Argentines rarely start dinner until after 9:30 p.m. The restaurants in Buenos Aires open for dinner around 8, but the only diners you’ll usually see at that hour are tourists who haven’t adjusted to the Argentine routine.
What you’ll also notice is that Argentines are committed carnivores. And their favorite meat is beef – large marbled slabs barbecued over hot coals.
In some ways the trout that dwell in Argentina’s rivers have similar habits and tastes.
On our first day of fishing, we arrived in San Martin de los Andes after a two-and-a-half-hour flight southwest from Buenos Aires and were met my our old friend and ace fishing guide Carlos Viscarro, known by everyone as “Tuqui.”
He was happy to see us and said we had come just in time to make the evening hatch on the Chimequin River. On our previous trip there five years ago, we didn’t fish in the late evening because it was grasshopper season and the fish fed on them all day long.
To the trout of Patagonia, grasshoppers are like big, juicy steaks. But later in the season, when the grasshoppers are gone, another version of that steak is their first choice – the hexagenia limbata. It is a very large mayfly (over an inch long) that is in the habit of transforming from its stream-bottom nymph stage to its large, flying adult stage, but only after sunset.
When those big bugs swim up from the bottom of the river, break the surface and then fly off, the trout go into a feeding frenzy. In the clear brightness of day, they and fish chasing them to the surface would be easy to spot. But in the dark, not so much.
The fishing during the day is pretty darn good (even fantastic some days), but the guides kept telling us that the night “hex hatch” was off the charts.
Each guide had his favorite spot along the river. It was hard to distinguish them from many other places we’d fish during daylight hours, but these particular places were the big bug nurseries. If conditions were just right, Tuqui said, the monster trout would be feeding like wild hogs all around us.
As darkness fell and shadows from overhanging trees gathered over the water, the pools in which this big event was to happen grew dark and eerie. The air, already cool, got a lot colder. We could no longer see the bottom, including the numerous large and slippery rocks that could trip us into a cold and unwelcome evening swim.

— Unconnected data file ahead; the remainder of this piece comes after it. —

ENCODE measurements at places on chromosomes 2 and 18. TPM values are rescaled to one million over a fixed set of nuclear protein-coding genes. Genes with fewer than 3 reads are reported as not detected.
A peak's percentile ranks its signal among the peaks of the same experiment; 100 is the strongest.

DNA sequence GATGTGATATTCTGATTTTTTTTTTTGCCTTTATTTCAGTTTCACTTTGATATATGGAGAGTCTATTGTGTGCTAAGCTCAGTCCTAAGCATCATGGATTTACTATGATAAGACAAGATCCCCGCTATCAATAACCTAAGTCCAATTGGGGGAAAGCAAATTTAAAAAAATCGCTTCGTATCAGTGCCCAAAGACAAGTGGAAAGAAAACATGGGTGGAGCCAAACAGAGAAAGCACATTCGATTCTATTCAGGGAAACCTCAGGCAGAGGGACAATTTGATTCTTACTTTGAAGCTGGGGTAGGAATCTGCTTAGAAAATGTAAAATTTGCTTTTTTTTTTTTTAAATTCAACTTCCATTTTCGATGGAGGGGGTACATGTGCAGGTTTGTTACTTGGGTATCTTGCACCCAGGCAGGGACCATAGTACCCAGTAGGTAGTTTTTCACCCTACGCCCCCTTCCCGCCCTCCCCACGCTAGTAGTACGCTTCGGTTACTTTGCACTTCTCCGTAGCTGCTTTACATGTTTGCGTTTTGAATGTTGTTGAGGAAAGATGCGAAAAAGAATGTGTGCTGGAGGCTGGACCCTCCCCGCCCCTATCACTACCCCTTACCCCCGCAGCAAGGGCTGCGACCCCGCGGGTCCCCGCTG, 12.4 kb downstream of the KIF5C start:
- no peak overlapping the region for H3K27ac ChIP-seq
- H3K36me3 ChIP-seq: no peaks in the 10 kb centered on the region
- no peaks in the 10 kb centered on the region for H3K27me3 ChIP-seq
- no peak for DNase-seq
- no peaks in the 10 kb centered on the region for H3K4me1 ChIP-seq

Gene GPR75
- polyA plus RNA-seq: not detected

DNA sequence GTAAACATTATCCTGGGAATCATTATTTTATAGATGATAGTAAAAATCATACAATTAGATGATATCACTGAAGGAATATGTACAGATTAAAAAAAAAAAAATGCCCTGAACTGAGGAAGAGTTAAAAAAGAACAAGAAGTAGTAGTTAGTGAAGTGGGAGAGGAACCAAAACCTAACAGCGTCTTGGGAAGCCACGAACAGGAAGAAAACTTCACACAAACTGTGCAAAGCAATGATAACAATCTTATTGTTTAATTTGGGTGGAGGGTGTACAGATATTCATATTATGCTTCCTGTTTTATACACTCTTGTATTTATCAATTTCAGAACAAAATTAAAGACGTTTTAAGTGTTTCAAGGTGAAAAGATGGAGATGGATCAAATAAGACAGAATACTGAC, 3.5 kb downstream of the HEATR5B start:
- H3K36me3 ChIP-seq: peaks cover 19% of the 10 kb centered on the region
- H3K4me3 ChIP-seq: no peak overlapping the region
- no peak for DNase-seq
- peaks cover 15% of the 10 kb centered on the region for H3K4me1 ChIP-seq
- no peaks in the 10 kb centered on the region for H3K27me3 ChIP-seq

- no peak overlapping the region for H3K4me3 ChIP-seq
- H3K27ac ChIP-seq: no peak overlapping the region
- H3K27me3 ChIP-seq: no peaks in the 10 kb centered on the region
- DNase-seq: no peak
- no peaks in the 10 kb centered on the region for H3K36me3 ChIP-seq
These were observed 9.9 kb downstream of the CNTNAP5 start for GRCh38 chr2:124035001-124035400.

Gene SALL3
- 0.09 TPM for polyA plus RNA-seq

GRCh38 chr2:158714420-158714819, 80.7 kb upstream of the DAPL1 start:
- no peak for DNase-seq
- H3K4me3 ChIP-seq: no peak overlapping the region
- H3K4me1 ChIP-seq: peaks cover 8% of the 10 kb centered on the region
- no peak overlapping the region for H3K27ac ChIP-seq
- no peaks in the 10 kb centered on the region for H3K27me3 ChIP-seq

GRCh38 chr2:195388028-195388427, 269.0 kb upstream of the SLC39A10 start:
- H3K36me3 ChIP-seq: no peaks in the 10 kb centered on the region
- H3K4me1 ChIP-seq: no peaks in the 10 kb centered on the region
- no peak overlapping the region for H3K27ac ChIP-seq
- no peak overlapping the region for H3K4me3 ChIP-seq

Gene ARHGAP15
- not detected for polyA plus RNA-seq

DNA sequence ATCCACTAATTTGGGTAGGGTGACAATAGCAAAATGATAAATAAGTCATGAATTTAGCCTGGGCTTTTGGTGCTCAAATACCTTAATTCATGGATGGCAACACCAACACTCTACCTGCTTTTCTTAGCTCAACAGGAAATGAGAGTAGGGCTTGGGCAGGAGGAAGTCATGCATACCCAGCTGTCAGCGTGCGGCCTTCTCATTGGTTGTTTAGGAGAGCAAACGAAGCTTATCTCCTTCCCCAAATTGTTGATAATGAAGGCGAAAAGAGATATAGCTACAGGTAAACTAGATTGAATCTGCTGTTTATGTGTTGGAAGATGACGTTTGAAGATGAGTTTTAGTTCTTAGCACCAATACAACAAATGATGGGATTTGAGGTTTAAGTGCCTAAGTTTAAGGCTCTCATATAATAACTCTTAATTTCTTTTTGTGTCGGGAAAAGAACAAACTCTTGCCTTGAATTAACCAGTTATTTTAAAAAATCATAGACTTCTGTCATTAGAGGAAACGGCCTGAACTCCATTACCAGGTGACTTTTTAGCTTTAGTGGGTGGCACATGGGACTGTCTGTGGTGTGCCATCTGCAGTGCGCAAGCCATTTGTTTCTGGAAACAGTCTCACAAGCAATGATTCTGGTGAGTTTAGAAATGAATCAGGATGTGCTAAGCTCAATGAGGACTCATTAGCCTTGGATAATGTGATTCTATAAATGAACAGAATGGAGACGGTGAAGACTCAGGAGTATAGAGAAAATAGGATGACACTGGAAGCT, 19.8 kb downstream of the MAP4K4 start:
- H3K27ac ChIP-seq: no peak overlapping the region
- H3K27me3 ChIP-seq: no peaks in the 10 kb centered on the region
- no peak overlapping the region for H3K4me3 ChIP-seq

What remained of the twilight reflected off the riffles, but if there were bugs hatching, fish feeding or the creature from the black lagoon prowling, we couldn’t tell.
Cautiously we waded where Tuqui directed us. Then he’d shout, “There!.”
“Where?” We’d shout back. All we could see was his arm pointed in the general direction of the trees on the opposite bank.
“There!” He’d shout again excitedly.
Desperate to respond, we’d cast out into the dark unknown with no clue where our fly would land.
“A big fish!”
Too late we’d realize a trout had actually found our fly and tried to eat it.
Nevertheless, we waded through the darkness, casting blindly as coached, and miracle of miracles, we actually hooked some fish.
The really big one, the one that could have been a six-foot, sex-crazed amphibian movie star for all I know, got away.
We did this for several nights (after the first, Dottie opted to wait in the car) with each evening pretty much like the first.
There was one time when there was just enough ambient light that I actually saw what got our guides so excited. Faint light from the horizon dimly lit a small pool in front of me. As my eyes adjusted, I could see large, dark torpedo shapes breaking the surface of the water like porpoises. Their massive bodies were half out of the water and they seemed to be using their mouths like a scoop, to swallow the big hex flies as they struggled to fly away. It was like watching feeding time at a shark tank. I’d like to have hooked one of those guys, but that wasn’t to be.
Still, I was comforted by the knowledge that back at the lodge, a very large steak and a nice glass of malbec was waiting for me. It is, after all, the Argentine way.